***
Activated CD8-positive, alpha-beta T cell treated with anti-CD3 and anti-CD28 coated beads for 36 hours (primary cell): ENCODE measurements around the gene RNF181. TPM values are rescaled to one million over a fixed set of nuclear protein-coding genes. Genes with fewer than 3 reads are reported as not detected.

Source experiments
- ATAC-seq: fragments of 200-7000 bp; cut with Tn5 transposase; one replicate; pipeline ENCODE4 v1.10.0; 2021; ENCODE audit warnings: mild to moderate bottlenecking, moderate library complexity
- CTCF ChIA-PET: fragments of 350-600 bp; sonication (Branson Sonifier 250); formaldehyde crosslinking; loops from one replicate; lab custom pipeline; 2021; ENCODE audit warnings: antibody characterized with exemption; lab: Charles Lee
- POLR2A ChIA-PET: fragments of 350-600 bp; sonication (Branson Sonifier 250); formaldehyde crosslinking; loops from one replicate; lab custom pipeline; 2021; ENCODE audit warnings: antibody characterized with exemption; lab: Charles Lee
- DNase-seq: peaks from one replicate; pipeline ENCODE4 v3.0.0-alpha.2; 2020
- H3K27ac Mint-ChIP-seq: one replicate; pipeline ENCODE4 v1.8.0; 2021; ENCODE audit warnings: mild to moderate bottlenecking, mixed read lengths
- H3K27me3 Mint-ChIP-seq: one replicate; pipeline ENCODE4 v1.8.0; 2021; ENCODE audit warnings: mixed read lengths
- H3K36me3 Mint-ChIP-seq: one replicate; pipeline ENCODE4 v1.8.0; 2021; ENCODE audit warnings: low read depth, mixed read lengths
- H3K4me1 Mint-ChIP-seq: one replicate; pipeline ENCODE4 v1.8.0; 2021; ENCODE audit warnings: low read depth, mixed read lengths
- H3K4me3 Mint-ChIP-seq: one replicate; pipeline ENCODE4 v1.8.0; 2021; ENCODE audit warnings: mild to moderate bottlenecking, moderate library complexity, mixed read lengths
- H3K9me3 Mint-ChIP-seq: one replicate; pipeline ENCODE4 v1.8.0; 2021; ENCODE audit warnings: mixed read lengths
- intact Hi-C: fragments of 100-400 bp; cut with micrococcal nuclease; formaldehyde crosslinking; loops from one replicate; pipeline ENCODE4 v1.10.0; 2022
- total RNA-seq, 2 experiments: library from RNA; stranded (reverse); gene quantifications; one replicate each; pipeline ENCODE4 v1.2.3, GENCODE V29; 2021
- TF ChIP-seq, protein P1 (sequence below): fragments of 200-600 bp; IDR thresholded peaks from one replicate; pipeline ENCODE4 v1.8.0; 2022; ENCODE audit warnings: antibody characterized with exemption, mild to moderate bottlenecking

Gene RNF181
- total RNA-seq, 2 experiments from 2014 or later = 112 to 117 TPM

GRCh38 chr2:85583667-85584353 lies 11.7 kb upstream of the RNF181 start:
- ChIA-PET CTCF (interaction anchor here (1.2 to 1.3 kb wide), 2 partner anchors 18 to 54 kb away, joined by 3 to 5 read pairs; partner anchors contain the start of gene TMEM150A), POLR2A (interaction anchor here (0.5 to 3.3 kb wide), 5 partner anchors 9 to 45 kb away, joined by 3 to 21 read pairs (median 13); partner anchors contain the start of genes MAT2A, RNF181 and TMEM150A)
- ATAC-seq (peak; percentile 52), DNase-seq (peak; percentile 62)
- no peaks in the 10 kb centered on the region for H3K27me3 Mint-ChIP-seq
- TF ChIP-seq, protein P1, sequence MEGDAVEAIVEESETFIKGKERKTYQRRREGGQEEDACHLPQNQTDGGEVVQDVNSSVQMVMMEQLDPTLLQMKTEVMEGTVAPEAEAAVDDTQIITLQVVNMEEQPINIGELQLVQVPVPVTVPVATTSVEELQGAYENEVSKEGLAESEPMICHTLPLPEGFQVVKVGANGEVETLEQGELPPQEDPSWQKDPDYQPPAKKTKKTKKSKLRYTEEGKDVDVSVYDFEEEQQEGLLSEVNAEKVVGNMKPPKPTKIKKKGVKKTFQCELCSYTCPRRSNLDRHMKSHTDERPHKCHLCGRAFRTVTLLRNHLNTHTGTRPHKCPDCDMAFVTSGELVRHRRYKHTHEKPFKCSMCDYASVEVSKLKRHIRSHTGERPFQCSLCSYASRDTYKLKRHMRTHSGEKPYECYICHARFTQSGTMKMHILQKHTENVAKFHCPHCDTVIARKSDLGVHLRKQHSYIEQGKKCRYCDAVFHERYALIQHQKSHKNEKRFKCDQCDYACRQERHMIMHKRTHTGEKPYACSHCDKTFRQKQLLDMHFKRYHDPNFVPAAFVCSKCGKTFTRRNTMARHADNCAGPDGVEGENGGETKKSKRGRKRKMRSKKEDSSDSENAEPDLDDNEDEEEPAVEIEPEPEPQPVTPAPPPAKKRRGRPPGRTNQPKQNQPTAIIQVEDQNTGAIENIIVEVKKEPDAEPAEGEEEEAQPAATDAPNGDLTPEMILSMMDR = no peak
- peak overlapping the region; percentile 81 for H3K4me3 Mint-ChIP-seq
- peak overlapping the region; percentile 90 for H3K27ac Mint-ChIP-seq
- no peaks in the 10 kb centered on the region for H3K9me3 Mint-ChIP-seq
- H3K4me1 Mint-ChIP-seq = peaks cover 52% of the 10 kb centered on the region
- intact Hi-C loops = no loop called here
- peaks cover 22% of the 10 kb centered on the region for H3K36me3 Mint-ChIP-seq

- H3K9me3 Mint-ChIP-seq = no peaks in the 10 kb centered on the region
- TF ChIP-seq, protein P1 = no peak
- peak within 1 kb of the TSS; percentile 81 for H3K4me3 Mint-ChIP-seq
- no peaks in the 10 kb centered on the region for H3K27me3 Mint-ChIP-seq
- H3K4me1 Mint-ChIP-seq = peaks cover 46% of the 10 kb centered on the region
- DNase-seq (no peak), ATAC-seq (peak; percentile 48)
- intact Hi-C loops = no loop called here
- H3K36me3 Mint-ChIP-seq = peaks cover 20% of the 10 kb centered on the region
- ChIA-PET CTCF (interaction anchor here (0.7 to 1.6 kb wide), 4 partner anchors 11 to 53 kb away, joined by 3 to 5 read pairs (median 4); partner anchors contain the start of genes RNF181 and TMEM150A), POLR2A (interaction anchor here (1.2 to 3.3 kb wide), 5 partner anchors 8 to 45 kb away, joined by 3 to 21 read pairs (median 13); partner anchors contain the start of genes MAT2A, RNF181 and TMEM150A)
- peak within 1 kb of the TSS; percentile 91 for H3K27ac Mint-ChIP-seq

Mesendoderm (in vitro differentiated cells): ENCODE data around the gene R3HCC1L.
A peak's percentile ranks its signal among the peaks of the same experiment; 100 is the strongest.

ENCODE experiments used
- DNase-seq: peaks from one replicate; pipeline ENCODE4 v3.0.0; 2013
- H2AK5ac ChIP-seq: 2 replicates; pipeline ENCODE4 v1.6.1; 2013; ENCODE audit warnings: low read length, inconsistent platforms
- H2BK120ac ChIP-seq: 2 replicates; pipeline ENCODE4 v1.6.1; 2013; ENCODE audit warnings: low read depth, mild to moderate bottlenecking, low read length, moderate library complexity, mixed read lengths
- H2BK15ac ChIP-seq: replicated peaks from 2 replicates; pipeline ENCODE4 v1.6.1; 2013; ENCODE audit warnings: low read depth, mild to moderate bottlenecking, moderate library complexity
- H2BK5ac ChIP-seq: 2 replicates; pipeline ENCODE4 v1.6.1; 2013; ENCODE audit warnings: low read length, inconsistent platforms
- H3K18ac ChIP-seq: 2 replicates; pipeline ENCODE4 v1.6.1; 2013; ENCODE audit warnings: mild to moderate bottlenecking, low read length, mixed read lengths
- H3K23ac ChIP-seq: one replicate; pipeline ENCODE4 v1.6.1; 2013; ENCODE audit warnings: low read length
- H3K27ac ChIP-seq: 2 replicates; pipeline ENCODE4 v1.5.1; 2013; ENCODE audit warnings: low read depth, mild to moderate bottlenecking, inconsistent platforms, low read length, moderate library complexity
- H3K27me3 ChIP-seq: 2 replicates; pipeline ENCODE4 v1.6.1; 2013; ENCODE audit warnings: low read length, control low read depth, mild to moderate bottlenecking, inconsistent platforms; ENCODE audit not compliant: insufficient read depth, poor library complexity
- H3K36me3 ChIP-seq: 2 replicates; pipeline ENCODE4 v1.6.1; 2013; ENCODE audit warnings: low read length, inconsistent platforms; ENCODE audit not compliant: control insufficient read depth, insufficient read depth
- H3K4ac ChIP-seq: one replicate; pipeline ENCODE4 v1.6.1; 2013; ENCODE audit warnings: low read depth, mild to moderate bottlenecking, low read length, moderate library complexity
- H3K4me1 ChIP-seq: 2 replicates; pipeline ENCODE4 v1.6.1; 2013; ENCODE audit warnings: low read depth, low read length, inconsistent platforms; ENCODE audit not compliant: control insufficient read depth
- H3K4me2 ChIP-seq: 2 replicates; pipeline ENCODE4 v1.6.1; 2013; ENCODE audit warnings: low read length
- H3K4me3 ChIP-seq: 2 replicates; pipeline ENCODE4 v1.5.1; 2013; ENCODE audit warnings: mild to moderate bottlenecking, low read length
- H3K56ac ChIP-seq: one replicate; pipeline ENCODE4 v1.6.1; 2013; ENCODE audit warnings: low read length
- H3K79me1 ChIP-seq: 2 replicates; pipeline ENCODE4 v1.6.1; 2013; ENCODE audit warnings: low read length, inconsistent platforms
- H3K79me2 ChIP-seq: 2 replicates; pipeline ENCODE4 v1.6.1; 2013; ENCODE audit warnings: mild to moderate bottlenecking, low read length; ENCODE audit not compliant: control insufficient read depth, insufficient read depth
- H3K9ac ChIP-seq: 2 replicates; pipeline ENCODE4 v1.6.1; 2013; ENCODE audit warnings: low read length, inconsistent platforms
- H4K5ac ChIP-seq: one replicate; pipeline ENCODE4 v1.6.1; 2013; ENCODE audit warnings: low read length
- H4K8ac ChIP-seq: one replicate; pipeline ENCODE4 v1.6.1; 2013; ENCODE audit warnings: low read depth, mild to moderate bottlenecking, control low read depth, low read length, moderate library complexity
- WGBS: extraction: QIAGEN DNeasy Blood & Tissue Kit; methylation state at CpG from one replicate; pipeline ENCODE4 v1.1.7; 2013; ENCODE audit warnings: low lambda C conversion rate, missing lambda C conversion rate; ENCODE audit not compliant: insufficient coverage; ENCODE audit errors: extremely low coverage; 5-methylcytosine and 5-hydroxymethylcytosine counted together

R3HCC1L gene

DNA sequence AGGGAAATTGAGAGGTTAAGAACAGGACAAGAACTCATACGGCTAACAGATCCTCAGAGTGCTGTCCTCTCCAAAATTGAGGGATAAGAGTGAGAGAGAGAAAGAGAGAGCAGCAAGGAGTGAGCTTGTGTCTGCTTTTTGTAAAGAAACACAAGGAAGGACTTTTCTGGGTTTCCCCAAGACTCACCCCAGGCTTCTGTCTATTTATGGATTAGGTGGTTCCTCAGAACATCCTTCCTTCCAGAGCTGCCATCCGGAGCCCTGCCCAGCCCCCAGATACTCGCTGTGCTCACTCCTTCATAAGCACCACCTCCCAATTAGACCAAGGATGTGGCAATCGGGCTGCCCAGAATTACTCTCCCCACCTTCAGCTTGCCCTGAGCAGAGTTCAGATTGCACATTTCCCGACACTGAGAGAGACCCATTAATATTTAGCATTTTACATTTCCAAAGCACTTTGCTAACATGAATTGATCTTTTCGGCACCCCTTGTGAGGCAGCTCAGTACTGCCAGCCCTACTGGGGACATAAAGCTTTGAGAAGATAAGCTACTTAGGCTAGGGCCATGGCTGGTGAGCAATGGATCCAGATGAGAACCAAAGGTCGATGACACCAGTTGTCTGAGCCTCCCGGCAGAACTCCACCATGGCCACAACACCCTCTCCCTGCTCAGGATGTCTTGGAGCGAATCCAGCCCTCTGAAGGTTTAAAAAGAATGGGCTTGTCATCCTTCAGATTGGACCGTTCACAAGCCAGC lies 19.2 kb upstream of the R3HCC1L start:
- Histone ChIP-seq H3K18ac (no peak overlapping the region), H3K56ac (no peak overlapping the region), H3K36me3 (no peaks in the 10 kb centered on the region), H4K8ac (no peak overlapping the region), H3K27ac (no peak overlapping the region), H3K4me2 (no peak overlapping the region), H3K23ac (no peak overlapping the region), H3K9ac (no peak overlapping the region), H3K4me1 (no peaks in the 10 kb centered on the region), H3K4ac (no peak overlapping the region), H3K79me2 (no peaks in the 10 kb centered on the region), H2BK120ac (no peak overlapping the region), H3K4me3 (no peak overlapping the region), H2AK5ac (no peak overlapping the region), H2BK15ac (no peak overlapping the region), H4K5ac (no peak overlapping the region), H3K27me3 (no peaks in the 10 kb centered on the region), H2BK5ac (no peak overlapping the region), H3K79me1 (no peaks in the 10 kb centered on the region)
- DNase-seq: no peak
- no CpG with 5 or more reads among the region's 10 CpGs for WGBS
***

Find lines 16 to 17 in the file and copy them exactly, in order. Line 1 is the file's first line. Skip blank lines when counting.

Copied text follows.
Gene RNF181
- total RNA-seq, 2 experiments from 2014 or later = 112 to 117 TPM